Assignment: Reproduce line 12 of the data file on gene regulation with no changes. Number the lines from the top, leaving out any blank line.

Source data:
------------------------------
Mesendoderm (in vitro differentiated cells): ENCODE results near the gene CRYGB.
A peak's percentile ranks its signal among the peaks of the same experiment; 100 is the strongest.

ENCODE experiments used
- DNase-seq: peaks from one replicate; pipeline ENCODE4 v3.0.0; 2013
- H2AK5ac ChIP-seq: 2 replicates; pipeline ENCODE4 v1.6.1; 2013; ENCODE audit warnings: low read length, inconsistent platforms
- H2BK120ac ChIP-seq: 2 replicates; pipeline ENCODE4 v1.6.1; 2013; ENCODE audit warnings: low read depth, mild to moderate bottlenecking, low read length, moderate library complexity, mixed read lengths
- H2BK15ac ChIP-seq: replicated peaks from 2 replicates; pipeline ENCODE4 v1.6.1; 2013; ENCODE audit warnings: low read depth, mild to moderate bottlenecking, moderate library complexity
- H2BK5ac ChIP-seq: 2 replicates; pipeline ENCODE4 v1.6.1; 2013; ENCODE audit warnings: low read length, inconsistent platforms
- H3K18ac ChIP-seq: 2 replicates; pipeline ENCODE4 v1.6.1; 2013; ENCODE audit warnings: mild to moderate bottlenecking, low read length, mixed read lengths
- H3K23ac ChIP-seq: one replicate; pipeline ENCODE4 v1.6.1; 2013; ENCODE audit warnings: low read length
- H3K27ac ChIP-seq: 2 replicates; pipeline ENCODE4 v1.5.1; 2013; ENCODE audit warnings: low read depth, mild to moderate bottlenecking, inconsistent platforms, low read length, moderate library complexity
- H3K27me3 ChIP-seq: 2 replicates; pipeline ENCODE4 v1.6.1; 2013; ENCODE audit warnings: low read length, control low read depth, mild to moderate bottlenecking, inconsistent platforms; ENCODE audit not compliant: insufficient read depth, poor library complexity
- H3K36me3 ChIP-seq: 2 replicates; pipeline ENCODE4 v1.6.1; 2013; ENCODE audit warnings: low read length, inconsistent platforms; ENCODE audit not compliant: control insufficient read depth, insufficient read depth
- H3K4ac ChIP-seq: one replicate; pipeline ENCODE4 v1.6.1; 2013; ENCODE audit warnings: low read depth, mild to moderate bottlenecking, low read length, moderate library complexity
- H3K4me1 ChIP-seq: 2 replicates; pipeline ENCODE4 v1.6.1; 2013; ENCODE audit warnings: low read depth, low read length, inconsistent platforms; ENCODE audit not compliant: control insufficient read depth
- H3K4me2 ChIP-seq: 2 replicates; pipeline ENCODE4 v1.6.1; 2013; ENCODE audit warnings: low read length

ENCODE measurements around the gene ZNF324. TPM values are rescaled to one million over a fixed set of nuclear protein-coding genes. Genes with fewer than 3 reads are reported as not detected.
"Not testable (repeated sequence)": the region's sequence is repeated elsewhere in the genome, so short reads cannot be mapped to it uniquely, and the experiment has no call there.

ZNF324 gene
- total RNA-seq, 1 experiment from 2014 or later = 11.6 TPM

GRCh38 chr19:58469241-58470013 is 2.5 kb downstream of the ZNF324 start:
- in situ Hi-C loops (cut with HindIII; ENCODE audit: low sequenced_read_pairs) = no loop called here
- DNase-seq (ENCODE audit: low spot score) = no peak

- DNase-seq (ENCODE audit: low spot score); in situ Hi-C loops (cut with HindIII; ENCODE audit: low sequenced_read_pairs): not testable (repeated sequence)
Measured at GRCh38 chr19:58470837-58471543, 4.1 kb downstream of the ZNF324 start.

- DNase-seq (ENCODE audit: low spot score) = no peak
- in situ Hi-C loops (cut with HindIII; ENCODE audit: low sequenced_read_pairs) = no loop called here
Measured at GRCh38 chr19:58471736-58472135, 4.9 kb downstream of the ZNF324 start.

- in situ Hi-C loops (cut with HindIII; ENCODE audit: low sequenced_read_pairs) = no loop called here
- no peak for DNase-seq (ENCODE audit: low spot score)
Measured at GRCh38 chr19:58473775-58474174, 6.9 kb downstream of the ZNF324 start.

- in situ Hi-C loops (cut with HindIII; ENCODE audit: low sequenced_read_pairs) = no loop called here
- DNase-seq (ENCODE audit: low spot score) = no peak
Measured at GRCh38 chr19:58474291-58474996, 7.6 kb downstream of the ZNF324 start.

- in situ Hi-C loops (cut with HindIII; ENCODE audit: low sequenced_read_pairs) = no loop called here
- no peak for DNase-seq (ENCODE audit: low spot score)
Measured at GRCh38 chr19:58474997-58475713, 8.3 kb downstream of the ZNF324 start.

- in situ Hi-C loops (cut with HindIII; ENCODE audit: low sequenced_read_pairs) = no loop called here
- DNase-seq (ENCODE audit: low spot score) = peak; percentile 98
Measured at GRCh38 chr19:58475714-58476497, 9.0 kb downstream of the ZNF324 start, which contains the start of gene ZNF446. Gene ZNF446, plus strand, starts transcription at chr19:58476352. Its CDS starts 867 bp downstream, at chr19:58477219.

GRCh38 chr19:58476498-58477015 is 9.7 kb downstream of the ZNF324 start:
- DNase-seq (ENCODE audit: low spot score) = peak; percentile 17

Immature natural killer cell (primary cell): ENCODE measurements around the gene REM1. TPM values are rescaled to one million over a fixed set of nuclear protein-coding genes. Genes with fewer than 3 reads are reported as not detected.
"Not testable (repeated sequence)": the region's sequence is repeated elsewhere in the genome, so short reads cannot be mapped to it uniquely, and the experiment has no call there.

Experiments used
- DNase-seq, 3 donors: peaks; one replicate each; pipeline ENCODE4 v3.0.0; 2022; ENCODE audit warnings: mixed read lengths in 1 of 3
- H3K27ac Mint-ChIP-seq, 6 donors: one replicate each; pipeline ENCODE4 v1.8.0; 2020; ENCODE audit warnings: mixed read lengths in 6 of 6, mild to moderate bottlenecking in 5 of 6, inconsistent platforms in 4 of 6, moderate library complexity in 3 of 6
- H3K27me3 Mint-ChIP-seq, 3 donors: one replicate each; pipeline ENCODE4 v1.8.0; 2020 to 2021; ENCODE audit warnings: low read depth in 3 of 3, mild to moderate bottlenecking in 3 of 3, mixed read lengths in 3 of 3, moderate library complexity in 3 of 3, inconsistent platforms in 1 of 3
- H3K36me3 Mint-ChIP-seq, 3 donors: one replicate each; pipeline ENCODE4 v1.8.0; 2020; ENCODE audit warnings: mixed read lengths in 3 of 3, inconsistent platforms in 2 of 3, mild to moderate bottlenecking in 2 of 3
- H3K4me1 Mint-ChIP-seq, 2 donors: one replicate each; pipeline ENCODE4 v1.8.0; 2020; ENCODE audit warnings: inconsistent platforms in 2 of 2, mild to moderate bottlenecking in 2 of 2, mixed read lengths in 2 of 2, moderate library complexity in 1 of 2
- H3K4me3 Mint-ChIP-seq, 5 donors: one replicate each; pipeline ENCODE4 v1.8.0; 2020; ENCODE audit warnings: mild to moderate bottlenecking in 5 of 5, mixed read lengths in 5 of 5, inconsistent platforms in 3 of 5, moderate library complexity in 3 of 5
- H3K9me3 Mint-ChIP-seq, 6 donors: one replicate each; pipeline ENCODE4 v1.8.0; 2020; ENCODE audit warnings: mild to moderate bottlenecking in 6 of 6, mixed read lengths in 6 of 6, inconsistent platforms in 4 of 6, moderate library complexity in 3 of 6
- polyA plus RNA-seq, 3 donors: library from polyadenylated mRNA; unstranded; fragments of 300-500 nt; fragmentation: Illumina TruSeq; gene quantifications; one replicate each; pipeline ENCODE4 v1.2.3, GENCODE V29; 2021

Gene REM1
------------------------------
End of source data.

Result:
- H3K27me3 ChIP-seq: 2 replicates; pipeline ENCODE4 v1.6.1; 2013; ENCODE audit warnings: low read length, control low read depth, mild to moderate bottlenecking, inconsistent platforms; ENCODE audit not compliant: insufficient read depth, poor library complexity